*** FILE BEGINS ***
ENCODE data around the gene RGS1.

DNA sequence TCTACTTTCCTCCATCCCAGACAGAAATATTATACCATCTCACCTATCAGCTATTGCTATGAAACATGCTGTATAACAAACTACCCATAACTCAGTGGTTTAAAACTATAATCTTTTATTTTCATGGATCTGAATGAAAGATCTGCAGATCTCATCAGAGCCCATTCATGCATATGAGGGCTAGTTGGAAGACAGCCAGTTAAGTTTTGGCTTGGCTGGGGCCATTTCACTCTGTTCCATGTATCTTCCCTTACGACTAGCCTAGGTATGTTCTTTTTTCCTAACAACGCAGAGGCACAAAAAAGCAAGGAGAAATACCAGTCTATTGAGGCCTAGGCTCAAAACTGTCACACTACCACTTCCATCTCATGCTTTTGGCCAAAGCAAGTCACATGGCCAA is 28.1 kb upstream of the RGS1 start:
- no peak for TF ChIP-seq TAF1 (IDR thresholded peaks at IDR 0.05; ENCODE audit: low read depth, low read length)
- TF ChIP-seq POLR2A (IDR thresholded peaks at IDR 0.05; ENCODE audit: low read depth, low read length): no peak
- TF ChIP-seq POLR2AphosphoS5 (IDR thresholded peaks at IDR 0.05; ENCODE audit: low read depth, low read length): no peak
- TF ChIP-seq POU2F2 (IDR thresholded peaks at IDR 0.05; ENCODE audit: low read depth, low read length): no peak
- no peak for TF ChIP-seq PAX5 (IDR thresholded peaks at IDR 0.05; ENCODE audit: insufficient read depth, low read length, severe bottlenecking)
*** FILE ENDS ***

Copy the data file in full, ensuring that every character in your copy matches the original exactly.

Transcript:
ENCODE data around the gene RGS1.

DNA sequence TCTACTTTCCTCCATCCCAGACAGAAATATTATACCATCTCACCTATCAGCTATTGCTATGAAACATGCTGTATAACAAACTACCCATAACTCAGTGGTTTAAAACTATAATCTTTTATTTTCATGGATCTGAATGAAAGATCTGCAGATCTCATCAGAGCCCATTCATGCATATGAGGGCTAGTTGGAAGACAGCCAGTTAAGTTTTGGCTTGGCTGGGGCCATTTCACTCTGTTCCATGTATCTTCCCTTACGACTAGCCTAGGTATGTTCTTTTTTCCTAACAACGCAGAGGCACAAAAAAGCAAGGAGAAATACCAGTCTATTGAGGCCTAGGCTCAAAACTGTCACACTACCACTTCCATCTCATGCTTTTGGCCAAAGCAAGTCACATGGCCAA is 28.1 kb upstream of the RGS1 start:
- no peak for TF ChIP-seq TAF1 (IDR thresholded peaks at IDR 0.05; ENCODE audit: low read depth, low read length)
- TF ChIP-seq POLR2A (IDR thresholded peaks at IDR 0.05; ENCODE audit: low read depth, low read length): no peak
- TF ChIP-seq POLR2AphosphoS5 (IDR thresholded peaks at IDR 0.05; ENCODE audit: low read depth, low read length): no peak
- TF ChIP-seq POU2F2 (IDR thresholded peaks at IDR 0.05; ENCODE audit: low read depth, low read length): no peak
- no peak for TF ChIP-seq PAX5 (IDR thresholded peaks at IDR 0.05; ENCODE audit: insufficient read depth, low read length, severe bottlenecking)